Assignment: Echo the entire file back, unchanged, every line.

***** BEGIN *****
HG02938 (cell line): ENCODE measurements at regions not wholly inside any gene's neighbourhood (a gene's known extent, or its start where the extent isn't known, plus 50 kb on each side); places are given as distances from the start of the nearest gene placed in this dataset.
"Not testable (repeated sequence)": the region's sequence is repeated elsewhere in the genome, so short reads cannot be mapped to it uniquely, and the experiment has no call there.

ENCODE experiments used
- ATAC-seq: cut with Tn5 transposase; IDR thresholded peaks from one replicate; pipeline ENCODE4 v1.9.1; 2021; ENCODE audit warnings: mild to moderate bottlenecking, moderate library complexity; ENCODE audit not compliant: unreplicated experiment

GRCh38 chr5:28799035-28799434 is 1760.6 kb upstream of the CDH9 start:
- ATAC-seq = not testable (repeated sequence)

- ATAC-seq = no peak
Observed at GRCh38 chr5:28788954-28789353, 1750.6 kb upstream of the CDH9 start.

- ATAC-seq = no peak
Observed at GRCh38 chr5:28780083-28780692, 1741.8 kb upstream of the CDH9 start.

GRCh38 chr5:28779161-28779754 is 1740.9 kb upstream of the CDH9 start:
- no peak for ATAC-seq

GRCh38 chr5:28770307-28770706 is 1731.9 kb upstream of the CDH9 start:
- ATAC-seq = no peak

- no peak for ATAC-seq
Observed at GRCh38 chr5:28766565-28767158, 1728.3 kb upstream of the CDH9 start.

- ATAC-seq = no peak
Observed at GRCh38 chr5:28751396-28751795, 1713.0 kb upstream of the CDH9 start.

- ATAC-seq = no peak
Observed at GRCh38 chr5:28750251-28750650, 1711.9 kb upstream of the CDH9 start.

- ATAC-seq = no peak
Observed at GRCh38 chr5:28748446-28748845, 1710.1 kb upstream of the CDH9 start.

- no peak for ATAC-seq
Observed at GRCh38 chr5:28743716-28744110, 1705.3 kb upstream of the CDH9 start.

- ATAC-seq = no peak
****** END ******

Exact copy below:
HG02938 (cell line): ENCODE measurements at regions not wholly inside any gene's neighbourhood (a gene's known extent, or its start where the extent isn't known, plus 50 kb on each side); places are given as distances from the start of the nearest gene placed in this dataset.
"Not testable (repeated sequence)": the region's sequence is repeated elsewhere in the genome, so short reads cannot be mapped to it uniquely, and the experiment has no call there.

ENCODE experiments used
- ATAC-seq: cut with Tn5 transposase; IDR thresholded peaks from one replicate; pipeline ENCODE4 v1.9.1; 2021; ENCODE audit warnings: mild to moderate bottlenecking, moderate library complexity; ENCODE audit not compliant: unreplicated experiment

GRCh38 chr5:28799035-28799434 is 1760.6 kb upstream of the CDH9 start:
- ATAC-seq = not testable (repeated sequence)

- ATAC-seq = no peak
Observed at GRCh38 chr5:28788954-28789353, 1750.6 kb upstream of the CDH9 start.

- ATAC-seq = no peak
Observed at GRCh38 chr5:28780083-28780692, 1741.8 kb upstream of the CDH9 start.

GRCh38 chr5:28779161-28779754 is 1740.9 kb upstream of the CDH9 start:
- no peak for ATAC-seq

GRCh38 chr5:28770307-28770706 is 1731.9 kb upstream of the CDH9 start:
- ATAC-seq = no peak

- no peak for ATAC-seq
Observed at GRCh38 chr5:28766565-28767158, 1728.3 kb upstream of the CDH9 start.

- ATAC-seq = no peak
Observed at GRCh38 chr5:28751396-28751795, 1713.0 kb upstream of the CDH9 start.

- ATAC-seq = no peak
Observed at GRCh38 chr5:28750251-28750650, 1711.9 kb upstream of the CDH9 start.

- ATAC-seq = no peak
Observed at GRCh38 chr5:28748446-28748845, 1710.1 kb upstream of the CDH9 start.

- no peak for ATAC-seq
Observed at GRCh38 chr5:28743716-28744110, 1705.3 kb upstream of the CDH9 start.

- ATAC-seq = no peak